A long weak reference is retained after the object’s Finalize method has been called. This allows the object to be recreated, but the state of the object remains unpredictable.(WeakTrackResurrection)

The GC in the marking phase also scans this GC Handle table to identify the object is reachable/unreachable.

As per MSDN Guidelines for Using Weak References are

 Use long weak references only when necessary as the state of the object is unpredictable after finalization.

 Avoid using weak references to small objects because the pointer itself may be as large or larger.

 Avoid using weak references as an automatic solution to memory management problems. Instead, develop an effective caching policy for handling your  application’s objects.
 

I found a very good suggesstion in Jeffrey Richters book in this regard.GC does not occur when the memory is full but occurs when the Generation 0  becomes full which is after 256 KB of memory allocation.So using WeakReference might lead to collection & re-creation of a memory intensive object  even when there is no memory crunch.This can result in significant performance hit.So while using WeakReference for caching scenario we have to  strike a balance between memory usage and appliaction performance.The caching algorithm needs to be designed with care and adhoc usage of  WeakReference will not solve the problem.

In my last post I had discussed about the basics of transactions,transaction manager & resource manager.In this post we will discuss about the Lightweight Transaction Manager(LTM) a transaction manager introduced with .NET 2.0.
Prior to LTM the only transaction manager available in the Microsoft world was the Micrsoft Distributed Transaction Coordinator(MSDTC).This transaction manager is able to handle transaction flowing across process/machine/network boundaries.But MSDTC has it’s own overheads and which is not required for simple transactional scenarios.That’s why the LTM was introduced.
LTM can manage transactions with
a) Any number of volatile resource managers
b) Single durable resource manager
c) No flows across process/machine
When anyone of the above mentioned conditions is violated the transaction gets promoted/escalated to the MSDTC or Kernel Transaction Manager(introduced with Windows Vista)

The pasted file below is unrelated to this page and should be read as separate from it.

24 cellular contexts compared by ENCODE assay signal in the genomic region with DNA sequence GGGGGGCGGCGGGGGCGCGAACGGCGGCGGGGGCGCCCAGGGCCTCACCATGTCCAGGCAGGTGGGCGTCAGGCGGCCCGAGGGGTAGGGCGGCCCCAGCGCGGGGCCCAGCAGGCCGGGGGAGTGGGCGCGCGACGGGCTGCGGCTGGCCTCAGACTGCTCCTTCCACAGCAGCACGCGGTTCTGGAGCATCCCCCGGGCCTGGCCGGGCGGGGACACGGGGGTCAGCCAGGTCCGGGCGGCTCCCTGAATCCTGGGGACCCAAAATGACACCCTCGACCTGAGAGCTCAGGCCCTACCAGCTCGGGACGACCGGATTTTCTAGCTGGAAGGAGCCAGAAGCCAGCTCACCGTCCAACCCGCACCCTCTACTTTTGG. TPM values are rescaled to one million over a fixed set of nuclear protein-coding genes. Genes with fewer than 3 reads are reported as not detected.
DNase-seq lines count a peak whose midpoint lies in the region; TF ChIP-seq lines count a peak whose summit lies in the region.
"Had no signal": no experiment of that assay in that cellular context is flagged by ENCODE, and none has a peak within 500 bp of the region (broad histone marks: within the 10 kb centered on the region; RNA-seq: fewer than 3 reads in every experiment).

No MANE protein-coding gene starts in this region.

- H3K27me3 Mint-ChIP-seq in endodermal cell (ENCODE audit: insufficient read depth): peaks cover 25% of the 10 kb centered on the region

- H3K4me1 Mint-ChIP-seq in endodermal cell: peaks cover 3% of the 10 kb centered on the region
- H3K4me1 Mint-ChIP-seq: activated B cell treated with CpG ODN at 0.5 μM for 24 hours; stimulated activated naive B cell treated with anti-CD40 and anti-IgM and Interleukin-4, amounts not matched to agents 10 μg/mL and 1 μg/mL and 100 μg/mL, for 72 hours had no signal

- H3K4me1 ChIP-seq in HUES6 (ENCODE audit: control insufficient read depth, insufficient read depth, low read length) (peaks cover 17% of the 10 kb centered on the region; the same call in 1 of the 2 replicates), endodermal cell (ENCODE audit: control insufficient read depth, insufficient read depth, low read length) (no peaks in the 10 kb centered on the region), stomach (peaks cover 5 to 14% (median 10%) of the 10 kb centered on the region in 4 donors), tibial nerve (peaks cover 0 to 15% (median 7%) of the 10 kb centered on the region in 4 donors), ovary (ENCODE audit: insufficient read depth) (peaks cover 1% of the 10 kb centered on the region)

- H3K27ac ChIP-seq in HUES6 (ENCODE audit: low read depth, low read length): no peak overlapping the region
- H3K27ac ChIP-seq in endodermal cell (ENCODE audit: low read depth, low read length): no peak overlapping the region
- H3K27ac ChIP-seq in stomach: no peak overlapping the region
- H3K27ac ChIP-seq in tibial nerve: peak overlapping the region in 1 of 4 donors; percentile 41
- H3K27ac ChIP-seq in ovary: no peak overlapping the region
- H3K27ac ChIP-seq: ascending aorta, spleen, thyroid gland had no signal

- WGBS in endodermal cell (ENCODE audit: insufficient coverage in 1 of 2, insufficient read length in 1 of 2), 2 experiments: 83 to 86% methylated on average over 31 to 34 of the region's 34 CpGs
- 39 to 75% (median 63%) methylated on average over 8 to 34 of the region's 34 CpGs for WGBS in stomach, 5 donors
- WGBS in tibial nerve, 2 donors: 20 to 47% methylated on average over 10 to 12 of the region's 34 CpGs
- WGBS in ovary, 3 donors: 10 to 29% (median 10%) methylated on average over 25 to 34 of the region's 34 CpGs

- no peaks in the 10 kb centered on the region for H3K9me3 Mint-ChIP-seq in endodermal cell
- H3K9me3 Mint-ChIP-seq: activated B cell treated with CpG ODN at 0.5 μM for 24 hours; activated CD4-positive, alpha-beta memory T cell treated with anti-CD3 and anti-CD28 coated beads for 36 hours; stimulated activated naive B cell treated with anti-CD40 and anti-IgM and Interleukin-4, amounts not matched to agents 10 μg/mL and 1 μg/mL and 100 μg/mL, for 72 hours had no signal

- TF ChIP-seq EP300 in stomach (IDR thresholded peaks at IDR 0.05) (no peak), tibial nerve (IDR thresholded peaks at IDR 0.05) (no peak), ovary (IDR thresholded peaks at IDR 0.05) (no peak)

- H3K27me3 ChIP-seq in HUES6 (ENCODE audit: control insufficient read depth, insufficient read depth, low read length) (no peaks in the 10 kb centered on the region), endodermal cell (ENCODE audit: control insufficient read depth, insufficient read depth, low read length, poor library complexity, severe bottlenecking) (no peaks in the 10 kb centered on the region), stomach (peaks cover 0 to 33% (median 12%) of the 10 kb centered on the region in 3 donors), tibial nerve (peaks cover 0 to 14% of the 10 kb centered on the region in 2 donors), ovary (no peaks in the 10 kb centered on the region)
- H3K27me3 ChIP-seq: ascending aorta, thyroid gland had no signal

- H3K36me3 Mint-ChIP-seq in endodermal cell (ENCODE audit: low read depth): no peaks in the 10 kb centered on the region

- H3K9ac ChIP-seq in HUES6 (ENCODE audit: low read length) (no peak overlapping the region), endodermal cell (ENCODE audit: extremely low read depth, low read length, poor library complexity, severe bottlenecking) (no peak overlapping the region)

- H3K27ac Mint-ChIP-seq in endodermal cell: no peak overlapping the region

One of the great features of LTM is management of volatile or in-memory resource managers.Using the classes/interfaces present in System.Transaction namespace we can make Plain old .NET Objects transaction aware.

The first important class to take note of is the Transaction.It contains methods used for implementing resource managers for enlistment. It also provides functionalities for cloning a transaction and controlling the current transaction context. We can get current transaction, if one is set, using the static Current property.
      tx = Transaction.Current;
            if (tx != null)
            {
               ….
            }
As we have seen in the earlier post transaction manager communicates with the resource managers.Each resource manager needs to enlist with the transaction manager for a particular transaction.For this the Transaction class provides two methods EnlistVolatile-for volatile resource managers and EnlistDurable for durable resource managers.
For custom resource managers to enlist in the transaction they have to implement the IEnlistmentNotification interface.This interface defines the contract that a resource manager should implement to provide two phase commit notification callbacks for the transaction manager upon enlisting for participation.
This interface specifies the following methods: